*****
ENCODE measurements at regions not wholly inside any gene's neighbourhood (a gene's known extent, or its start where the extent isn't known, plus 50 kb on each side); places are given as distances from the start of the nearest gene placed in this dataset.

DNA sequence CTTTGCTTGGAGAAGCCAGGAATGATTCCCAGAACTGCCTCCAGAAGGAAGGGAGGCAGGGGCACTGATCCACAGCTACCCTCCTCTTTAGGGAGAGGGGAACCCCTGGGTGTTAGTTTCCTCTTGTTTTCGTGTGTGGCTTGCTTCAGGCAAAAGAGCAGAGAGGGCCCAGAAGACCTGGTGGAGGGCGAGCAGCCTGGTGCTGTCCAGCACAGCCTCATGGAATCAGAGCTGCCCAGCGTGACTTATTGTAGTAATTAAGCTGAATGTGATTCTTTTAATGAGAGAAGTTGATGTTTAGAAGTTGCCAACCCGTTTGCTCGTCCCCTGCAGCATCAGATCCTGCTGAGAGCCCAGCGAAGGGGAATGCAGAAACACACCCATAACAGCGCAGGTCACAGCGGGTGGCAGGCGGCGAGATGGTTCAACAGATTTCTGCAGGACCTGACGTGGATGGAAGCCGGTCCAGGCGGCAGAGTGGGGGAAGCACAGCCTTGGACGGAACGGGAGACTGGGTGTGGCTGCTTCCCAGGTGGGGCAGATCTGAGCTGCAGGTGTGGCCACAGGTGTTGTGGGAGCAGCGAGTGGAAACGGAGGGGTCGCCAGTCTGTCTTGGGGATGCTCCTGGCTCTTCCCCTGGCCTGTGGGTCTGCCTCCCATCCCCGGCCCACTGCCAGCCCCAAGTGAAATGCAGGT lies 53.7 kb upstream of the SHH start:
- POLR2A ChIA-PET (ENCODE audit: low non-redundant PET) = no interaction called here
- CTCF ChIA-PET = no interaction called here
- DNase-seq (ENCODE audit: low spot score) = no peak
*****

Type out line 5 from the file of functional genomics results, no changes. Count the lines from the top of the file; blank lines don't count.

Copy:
- DNase-seq (ENCODE audit: low spot score) = no peak